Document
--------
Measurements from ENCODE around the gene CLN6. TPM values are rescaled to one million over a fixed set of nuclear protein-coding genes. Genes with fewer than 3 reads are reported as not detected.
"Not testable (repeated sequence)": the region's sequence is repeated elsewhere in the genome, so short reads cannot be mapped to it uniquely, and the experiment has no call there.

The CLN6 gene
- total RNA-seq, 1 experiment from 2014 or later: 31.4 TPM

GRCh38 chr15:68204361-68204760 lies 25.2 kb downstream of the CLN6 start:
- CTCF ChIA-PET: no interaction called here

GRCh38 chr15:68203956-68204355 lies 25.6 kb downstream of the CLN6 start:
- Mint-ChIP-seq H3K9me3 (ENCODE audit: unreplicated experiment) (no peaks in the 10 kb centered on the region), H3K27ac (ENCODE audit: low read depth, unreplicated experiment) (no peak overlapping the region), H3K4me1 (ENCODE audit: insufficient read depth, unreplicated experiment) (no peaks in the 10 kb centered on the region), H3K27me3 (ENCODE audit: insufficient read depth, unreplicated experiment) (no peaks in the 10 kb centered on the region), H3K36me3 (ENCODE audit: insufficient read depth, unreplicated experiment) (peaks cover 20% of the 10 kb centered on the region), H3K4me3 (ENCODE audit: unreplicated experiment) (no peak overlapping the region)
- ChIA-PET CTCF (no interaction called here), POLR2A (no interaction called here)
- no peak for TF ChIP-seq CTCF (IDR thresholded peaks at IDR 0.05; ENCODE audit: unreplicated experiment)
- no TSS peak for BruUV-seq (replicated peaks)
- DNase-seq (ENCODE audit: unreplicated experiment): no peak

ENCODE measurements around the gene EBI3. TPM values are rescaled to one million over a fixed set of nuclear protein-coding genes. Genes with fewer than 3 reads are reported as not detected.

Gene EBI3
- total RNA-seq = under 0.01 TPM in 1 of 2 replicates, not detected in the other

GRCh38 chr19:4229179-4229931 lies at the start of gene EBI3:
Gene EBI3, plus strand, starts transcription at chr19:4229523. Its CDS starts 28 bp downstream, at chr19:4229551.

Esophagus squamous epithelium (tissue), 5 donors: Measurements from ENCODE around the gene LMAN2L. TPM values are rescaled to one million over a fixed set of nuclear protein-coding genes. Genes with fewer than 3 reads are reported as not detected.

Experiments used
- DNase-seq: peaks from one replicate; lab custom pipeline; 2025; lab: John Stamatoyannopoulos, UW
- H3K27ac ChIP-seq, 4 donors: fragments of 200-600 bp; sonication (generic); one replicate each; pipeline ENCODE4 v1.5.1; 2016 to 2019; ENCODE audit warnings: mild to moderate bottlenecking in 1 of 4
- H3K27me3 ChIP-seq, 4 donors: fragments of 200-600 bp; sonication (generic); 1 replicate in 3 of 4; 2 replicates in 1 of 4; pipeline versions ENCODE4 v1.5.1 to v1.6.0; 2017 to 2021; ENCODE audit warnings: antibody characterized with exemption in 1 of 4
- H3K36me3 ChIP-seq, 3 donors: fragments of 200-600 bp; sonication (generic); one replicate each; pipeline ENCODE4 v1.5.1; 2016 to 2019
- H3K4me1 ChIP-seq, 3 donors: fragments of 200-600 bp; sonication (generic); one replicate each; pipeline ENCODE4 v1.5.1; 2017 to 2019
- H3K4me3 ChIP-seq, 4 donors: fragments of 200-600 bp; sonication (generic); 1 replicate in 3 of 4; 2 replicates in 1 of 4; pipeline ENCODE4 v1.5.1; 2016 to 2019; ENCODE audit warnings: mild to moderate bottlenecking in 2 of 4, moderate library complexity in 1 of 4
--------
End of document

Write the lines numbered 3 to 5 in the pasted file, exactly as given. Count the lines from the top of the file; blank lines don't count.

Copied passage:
The CLN6 gene
- total RNA-seq, 1 experiment from 2014 or later: 31.4 TPM

GRCh38 chr15:68204361-68204760 lies 25.2 kb downstream of the CLN6 start: